THE marine food chain goes something like this: sun, phytoplankton, zooplankton, shrimps, sprats, forage and demersal fish, pelagics and apex predators. Remove any one link and the whole web collapses.
It's against this premise we can thank our lucky stars the foreign-owned factory ships that eyed our blue mackerel fisheries a few years back were sent packing. Consider, on the other hand, the jack mackerel fishery in the Southern Pacific.
A similar fish to our small mackerel species, the jack mackerel has been plundered to the point of collapse.
Where stocks were estimated at 30 million tonnes two decades ago, they have been reduced to 3 million tonnes today. A University of British Columbia oceanographer, Daniel Pauly likened the overfishing to the last of the buffaloes. "When they're gone, everything will be gone ... this is the closing of the frontier," he said.
Factory ships from around the world have descended on the waters off Chile and Peru for years and unleashed their massive nets. While a staple of some cultures, jack mackerel mainly ends up as fishmeal to sate the aquaculture industry.
The largest of the factory ships, the Russian-flagged Lafayette, a rebuilt 50,000-tonne oil tanker, is longer than two football fields. The mother ship sucks fish from its fleet of super trawlers using giant hoses. The mackerel, as many as 1500 tonnes a day, are frozen in blocks.
When the ship set sail for the Southern Pacific at the end of November, its target was to catch 300,000 tonnes of fish. That's twice what Hong Kong consumes in a year.
Meanwhile, delegates from 20 countries have gathered to try to stop the plunder. Australia and New Zealand have initiated a South Pacific Regional Fisheries Management Organisation to apply unilateral leverage on the renegade factory ships.
Thankfully, our fisheries managers had the good sense to prevent factory fishing of our blue or slimy mackerel stocks after a trial some year ago.
Game fishers hunting around the slimy mackerel schools off Port Stephens have enjoyed world-class marlin fishing. The stellar fishing is directly attributable to the abundance of baitfish.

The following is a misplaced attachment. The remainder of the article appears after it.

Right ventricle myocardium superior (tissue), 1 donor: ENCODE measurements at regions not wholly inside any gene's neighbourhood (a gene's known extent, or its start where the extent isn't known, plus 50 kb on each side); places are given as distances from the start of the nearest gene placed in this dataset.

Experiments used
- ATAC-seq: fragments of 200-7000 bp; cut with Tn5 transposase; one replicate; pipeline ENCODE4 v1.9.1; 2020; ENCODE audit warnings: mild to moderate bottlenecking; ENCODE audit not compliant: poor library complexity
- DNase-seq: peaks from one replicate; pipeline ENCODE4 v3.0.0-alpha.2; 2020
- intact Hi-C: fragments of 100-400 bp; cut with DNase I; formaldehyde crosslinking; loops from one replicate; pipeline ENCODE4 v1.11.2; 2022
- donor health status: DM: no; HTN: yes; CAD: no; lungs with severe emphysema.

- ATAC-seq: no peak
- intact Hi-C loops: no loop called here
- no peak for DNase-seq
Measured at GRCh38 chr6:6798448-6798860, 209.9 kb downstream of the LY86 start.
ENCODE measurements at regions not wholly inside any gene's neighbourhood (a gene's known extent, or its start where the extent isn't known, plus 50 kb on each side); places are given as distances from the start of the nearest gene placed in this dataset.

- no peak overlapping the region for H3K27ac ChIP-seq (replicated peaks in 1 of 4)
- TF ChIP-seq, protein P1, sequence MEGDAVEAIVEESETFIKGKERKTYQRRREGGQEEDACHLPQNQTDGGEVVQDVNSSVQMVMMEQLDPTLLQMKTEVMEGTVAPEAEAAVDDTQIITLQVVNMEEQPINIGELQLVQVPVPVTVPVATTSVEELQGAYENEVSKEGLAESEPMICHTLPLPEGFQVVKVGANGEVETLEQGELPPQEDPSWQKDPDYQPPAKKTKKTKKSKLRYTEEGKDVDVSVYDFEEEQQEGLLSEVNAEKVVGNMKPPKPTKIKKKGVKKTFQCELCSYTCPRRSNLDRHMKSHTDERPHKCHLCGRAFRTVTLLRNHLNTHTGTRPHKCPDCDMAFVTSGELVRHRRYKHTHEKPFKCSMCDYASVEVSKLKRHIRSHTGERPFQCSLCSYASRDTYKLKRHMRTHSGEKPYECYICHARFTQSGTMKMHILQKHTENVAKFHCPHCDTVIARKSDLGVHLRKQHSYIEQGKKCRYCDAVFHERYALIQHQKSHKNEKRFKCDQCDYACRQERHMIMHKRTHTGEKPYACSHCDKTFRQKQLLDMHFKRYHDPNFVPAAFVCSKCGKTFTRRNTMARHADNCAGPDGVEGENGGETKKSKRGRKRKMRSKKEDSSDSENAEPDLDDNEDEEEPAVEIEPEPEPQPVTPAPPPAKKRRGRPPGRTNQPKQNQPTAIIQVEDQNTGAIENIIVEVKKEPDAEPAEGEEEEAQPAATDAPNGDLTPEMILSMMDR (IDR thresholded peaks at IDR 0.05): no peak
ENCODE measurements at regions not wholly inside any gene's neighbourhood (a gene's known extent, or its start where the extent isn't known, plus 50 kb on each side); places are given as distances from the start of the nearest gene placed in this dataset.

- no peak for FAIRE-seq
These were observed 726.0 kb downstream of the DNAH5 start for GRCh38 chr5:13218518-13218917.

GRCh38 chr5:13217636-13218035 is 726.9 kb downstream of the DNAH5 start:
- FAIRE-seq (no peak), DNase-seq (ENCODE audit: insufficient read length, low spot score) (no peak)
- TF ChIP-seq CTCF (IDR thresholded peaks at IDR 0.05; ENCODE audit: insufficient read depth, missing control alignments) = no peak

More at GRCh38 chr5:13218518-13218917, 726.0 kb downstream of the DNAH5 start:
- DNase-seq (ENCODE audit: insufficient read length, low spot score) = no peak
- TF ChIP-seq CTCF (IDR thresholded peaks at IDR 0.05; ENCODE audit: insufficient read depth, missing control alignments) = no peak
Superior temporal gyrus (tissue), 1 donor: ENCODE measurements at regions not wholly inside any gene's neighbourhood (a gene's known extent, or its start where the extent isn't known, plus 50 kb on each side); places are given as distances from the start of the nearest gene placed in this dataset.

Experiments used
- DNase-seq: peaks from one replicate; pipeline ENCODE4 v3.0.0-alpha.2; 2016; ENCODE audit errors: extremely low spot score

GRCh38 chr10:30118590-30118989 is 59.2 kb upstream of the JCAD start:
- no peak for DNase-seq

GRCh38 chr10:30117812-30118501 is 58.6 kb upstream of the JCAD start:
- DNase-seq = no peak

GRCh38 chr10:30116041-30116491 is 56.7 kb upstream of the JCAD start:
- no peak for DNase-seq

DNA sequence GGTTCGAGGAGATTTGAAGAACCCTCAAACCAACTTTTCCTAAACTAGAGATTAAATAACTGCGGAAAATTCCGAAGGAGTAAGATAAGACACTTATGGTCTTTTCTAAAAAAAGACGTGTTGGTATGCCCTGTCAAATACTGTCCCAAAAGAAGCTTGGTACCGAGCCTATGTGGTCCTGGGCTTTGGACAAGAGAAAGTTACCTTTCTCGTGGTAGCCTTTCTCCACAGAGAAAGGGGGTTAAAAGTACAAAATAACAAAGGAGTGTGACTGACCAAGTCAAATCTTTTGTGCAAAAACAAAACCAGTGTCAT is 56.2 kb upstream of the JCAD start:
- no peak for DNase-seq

Charter skipper Scott Thorrington said it was still going "nuts" when we spoke to him on Friday.
"There's bait everywhere, oodles of slimy mackerel, and they're the key to the fishery. You can see the marlin rounding up the bait and smashing it," Thorrington said from behind the wheel of his boat Flying Fisher.
Then our call was cut short by the wail of a fishing reel and yet another marlin hook-up.
In last weekend's Lake Macquarie Billfish Bonanza, Thorrington tagged an incredible 17 marlin using 24 kilogram tackle. However, he ended up playing bridesmaid to winning boat Diversion whose crew tagged 17 marlin using lighter 15 kilogram tackle.
There are plenty of fish for the frying back inshore.
Broken Bay and Pittwater are littered with surface fish including Australian salmon, bonito and frigate mackerel. Flathead are lurking beneath the feeding schools and bream are starting to gather.
The rain should help the school jewfish in the Hawkesbury. Blue swimmer crabs are hot one day and skulking the next, but there are big whiting over the flats in Brisbane Water.
Harbour guide Craig McGill conveys another amazing shark story. An angler was fighting an Australian salmon from his boat anchored off Clifton Gardens when a big bull shark launched from the water, grabbed the jumping fish, and landed back down with an almighty splash.
Otherwise, the action includes kingfish to 80 centimetres, abundant salmon, tailor, bonito and frigate mackerel. The flathead are lining up over the flats in North Harbour.
Southside guide Scotty Lyons has been scoring plenty of salmon, tailor and bonito in Botany Bay.
Offshore, Lyons and crew landed an impressive bag of morwong reminiscent of the kind of catches my grandfather made in the good old days.